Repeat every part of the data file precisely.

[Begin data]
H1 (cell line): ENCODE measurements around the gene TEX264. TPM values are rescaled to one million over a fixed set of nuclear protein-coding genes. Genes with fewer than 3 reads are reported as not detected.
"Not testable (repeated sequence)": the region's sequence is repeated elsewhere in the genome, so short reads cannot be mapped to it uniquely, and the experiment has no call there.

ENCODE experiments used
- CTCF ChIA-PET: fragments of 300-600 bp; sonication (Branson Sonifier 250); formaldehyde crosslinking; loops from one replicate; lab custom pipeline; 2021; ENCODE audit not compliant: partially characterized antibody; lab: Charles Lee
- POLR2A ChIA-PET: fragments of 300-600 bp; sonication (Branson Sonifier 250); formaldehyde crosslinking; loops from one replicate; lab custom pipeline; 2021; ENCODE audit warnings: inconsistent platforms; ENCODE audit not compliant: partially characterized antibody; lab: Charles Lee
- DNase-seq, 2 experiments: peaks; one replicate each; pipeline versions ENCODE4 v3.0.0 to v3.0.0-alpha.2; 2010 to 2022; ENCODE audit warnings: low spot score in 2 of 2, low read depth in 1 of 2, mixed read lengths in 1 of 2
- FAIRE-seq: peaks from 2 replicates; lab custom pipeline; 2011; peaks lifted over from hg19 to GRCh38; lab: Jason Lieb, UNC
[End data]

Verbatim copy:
H1 (cell line): ENCODE measurements around the gene TEX264. TPM values are rescaled to one million over a fixed set of nuclear protein-coding genes. Genes with fewer than 3 reads are reported as not detected.
"Not testable (repeated sequence)": the region's sequence is repeated elsewhere in the genome, so short reads cannot be mapped to it uniquely, and the experiment has no call there.

ENCODE experiments used
- CTCF ChIA-PET: fragments of 300-600 bp; sonication (Branson Sonifier 250); formaldehyde crosslinking; loops from one replicate; lab custom pipeline; 2021; ENCODE audit not compliant: partially characterized antibody; lab: Charles Lee
- POLR2A ChIA-PET: fragments of 300-600 bp; sonication (Branson Sonifier 250); formaldehyde crosslinking; loops from one replicate; lab custom pipeline; 2021; ENCODE audit warnings: inconsistent platforms; ENCODE audit not compliant: partially characterized antibody; lab: Charles Lee
- DNase-seq, 2 experiments: peaks; one replicate each; pipeline versions ENCODE4 v3.0.0 to v3.0.0-alpha.2; 2010 to 2022; ENCODE audit warnings: low spot score in 2 of 2, low read depth in 1 of 2, mixed read lengths in 1 of 2
- FAIRE-seq: peaks from 2 replicates; lab custom pipeline; 2011; peaks lifted over from hg19 to GRCh38; lab: Jason Lieb, UNC